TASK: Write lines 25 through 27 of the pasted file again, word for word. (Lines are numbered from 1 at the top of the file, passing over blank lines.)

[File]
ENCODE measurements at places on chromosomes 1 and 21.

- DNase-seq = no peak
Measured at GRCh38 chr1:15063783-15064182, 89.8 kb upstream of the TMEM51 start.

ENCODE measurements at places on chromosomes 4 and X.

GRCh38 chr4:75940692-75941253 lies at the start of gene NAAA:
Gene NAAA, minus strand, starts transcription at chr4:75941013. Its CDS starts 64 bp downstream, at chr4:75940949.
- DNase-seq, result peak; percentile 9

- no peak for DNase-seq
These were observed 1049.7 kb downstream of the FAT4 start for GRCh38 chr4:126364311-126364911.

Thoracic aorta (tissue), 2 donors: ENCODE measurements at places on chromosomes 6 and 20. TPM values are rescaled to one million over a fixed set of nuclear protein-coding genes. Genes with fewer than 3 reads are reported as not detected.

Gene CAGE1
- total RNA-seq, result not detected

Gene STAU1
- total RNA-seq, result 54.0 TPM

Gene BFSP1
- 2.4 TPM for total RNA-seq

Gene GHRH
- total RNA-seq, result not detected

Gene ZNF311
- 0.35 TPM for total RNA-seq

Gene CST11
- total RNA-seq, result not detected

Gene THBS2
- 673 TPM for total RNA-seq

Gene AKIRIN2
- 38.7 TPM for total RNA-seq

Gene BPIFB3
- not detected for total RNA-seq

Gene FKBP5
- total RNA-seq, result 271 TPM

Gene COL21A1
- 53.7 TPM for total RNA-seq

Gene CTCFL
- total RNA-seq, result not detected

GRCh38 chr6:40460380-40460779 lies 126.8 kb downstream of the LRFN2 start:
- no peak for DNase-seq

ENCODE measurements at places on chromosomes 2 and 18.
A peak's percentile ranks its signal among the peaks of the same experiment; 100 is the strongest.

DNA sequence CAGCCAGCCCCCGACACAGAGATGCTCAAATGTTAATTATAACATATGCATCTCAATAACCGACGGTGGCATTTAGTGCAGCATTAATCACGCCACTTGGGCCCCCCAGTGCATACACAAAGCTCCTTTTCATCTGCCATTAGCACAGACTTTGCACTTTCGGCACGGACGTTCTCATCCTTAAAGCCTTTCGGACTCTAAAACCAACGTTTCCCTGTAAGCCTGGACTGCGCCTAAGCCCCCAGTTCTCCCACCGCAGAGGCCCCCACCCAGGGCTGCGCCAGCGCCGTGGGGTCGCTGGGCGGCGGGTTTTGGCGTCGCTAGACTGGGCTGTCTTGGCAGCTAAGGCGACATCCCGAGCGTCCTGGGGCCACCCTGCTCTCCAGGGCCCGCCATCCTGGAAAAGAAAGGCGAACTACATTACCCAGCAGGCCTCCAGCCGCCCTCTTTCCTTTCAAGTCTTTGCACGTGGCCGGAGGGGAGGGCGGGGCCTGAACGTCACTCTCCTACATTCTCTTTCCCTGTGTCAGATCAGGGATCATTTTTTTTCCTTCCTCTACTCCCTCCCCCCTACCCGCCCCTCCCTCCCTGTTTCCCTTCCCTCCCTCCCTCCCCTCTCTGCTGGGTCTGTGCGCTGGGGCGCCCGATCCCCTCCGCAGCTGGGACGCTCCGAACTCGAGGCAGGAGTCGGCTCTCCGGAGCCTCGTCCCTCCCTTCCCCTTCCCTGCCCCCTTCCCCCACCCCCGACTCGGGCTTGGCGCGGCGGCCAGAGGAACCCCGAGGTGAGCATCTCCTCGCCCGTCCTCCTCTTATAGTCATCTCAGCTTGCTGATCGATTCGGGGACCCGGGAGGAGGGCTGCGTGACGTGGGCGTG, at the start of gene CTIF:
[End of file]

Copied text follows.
Gene AKIRIN2
- 38.7 TPM for total RNA-seq

Gene BPIFB3